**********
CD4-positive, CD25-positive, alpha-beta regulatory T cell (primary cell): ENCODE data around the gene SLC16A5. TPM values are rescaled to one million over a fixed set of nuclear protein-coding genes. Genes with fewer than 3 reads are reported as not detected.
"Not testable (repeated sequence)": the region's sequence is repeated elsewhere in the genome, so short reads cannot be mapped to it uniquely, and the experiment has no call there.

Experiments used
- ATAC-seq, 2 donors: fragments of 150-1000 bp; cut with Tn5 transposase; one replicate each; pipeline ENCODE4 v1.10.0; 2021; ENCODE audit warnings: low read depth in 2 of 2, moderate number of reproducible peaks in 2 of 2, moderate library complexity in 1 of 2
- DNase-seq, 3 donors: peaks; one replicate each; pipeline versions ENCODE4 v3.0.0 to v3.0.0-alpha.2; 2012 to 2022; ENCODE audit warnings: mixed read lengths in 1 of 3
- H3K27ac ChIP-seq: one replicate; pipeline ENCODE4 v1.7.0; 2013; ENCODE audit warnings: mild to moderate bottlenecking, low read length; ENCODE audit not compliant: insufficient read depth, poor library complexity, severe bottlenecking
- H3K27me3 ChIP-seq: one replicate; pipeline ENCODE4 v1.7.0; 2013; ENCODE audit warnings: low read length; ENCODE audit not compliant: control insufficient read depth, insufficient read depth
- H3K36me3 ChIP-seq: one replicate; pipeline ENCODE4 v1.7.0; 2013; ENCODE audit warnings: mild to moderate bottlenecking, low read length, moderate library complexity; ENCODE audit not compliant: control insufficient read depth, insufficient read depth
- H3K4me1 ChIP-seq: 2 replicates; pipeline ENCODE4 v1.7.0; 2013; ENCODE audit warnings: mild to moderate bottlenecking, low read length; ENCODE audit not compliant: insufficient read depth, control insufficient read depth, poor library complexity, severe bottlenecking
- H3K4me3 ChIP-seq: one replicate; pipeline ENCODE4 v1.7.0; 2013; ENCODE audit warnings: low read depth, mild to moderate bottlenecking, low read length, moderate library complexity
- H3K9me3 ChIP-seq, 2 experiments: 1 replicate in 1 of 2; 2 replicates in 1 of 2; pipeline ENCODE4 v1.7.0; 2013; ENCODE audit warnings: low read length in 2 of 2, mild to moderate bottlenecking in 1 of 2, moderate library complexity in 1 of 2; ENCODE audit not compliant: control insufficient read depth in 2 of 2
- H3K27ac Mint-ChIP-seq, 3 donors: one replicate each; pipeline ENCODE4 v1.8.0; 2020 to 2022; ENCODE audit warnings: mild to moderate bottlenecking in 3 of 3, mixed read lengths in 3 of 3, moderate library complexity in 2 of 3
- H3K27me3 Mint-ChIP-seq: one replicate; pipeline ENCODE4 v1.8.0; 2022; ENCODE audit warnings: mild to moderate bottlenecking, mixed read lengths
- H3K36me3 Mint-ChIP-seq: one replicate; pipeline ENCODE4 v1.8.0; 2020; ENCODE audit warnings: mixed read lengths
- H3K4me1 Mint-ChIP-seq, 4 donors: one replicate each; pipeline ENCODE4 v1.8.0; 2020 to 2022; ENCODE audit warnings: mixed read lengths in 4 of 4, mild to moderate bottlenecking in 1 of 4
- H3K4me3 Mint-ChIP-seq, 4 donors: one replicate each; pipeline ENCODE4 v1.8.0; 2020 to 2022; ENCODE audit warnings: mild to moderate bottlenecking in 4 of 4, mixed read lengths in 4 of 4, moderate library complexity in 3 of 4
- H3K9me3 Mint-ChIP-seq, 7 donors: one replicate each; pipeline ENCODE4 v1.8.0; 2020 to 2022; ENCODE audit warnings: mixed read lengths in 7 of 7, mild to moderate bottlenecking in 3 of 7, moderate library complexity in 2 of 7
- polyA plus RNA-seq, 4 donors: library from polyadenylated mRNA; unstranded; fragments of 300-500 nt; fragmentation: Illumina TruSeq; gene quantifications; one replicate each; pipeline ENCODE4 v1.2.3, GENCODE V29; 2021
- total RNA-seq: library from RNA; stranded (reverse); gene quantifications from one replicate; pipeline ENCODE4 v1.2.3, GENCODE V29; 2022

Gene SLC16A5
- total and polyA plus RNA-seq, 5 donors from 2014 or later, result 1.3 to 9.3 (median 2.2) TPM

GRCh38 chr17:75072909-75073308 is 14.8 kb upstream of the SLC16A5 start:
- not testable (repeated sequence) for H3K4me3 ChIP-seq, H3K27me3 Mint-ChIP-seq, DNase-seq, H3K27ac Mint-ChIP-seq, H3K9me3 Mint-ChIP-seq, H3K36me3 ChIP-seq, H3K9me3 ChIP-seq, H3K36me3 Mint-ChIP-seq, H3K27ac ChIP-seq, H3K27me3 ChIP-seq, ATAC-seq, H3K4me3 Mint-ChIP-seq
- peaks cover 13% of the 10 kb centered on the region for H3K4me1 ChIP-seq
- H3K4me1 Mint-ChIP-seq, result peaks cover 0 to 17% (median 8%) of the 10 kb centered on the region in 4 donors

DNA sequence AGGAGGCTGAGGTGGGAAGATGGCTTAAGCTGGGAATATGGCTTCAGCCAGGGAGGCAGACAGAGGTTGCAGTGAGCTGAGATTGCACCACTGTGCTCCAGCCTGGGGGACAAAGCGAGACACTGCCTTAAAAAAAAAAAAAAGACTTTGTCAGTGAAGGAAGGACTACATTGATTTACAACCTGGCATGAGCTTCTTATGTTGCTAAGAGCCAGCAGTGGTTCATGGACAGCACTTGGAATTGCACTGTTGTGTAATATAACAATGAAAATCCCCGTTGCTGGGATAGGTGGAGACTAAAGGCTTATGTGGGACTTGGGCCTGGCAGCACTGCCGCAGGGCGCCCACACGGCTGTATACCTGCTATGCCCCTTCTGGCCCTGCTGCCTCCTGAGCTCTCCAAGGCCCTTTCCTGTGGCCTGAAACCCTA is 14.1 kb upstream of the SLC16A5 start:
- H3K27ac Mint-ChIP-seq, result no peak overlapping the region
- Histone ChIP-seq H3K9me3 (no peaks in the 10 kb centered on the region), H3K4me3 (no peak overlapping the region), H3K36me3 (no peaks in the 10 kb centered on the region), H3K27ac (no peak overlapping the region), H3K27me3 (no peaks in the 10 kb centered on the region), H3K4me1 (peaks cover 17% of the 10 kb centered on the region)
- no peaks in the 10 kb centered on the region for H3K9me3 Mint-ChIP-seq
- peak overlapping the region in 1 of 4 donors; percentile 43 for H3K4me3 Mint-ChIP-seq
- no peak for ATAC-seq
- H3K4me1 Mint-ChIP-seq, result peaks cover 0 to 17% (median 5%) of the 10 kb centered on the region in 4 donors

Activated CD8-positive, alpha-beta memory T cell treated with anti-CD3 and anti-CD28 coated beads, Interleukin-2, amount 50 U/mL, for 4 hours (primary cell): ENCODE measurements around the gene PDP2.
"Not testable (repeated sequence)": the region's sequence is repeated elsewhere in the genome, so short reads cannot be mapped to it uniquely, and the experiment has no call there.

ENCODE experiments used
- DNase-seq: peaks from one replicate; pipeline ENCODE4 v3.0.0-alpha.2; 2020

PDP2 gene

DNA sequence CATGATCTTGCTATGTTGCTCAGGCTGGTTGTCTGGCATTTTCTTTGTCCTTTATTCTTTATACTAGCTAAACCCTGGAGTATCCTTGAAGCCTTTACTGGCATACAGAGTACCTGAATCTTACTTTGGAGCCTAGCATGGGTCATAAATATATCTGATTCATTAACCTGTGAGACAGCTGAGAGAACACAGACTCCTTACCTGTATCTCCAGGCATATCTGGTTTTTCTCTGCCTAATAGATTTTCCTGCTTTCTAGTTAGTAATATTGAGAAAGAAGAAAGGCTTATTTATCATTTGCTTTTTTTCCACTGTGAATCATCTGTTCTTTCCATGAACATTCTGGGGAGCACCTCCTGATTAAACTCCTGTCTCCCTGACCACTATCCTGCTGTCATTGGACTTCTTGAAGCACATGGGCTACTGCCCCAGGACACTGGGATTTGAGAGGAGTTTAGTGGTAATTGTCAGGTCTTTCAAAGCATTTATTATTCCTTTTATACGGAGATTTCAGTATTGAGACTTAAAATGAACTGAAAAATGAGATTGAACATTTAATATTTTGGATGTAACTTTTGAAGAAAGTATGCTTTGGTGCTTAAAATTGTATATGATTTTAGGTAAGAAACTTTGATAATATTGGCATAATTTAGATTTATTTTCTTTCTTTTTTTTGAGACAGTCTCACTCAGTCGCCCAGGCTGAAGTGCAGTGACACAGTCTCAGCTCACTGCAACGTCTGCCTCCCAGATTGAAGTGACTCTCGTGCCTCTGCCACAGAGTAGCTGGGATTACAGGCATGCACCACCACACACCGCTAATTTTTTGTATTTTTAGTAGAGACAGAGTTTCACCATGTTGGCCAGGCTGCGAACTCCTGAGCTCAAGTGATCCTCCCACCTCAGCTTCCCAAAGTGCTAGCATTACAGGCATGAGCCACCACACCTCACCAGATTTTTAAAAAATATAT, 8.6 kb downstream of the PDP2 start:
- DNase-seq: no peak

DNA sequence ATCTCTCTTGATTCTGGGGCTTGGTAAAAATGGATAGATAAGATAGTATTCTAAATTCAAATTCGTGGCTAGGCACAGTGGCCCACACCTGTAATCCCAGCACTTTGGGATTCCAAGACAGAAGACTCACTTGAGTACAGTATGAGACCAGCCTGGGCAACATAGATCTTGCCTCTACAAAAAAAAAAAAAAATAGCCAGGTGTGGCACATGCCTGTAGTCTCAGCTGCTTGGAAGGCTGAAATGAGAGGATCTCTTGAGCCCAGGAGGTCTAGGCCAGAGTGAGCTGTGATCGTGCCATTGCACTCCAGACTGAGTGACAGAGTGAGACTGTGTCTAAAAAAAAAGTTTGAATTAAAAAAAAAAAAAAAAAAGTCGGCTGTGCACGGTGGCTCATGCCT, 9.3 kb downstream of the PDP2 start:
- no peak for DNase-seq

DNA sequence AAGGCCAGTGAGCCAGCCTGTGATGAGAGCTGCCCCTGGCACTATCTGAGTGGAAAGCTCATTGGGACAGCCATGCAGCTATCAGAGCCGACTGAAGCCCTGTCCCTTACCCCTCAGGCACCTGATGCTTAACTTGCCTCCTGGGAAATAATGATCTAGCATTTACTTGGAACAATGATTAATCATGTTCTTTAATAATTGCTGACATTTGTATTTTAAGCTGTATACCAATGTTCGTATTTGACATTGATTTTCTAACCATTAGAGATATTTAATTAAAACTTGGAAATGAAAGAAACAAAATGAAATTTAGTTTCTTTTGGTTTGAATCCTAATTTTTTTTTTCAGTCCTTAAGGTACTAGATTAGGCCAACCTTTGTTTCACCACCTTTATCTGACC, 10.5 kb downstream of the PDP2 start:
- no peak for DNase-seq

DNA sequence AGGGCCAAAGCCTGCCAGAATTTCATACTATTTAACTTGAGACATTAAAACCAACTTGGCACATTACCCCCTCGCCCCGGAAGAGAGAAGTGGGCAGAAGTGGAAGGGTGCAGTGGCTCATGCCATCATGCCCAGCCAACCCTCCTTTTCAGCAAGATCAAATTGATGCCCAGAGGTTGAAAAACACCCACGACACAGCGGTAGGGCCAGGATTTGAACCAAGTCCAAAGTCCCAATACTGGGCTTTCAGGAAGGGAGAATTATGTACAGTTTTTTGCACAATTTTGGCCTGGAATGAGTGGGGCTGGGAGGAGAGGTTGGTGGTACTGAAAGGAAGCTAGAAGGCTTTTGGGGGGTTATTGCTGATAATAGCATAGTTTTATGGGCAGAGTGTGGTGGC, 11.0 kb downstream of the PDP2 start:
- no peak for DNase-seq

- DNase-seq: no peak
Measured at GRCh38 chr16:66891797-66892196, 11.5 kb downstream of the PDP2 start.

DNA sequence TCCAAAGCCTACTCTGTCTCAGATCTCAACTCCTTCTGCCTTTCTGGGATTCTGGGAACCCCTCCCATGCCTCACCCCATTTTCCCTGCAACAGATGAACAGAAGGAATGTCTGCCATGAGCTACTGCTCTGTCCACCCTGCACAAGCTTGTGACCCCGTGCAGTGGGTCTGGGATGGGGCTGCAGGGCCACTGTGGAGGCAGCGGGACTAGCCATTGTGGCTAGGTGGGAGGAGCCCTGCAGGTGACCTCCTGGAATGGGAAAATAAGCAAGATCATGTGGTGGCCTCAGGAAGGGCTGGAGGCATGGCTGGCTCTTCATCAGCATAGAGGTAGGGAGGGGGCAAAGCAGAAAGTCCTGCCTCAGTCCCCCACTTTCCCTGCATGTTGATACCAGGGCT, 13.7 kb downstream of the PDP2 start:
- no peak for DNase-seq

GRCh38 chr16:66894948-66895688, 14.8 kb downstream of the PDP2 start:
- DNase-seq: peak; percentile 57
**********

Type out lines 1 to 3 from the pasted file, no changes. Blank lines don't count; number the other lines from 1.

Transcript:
CD4-positive, CD25-positive, alpha-beta regulatory T cell (primary cell): ENCODE data around the gene SLC16A5. TPM values are rescaled to one million over a fixed set of nuclear protein-coding genes. Genes with fewer than 3 reads are reported as not detected.
"Not testable (repeated sequence)": the region's sequence is repeated elsewhere in the genome, so short reads cannot be mapped to it uniquely, and the experiment has no call there.

Experiments used